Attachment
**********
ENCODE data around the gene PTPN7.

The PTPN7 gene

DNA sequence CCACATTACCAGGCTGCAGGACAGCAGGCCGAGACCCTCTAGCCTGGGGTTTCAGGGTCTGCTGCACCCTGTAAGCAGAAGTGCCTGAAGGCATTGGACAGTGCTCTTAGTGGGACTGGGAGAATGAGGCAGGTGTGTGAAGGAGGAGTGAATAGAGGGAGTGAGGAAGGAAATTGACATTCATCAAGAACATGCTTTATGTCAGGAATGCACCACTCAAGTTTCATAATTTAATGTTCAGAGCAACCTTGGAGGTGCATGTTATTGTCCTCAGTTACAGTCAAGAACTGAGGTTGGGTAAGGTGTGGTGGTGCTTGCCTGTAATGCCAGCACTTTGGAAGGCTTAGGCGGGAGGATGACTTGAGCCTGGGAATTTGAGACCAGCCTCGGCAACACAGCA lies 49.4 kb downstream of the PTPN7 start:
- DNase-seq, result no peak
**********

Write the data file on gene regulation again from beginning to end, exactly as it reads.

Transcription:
ENCODE data around the gene PTPN7.

The PTPN7 gene

DNA sequence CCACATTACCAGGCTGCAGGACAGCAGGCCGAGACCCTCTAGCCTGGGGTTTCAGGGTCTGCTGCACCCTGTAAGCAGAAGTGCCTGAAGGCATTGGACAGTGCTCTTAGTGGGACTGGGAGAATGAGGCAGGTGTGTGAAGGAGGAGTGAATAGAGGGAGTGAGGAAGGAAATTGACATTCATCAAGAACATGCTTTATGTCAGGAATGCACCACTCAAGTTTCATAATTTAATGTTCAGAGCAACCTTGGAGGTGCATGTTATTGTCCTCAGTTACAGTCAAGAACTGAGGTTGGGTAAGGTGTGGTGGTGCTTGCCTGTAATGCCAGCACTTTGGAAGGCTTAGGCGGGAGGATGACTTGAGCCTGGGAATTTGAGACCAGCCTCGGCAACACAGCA lies 49.4 kb downstream of the PTPN7 start:
- DNase-seq, result no peak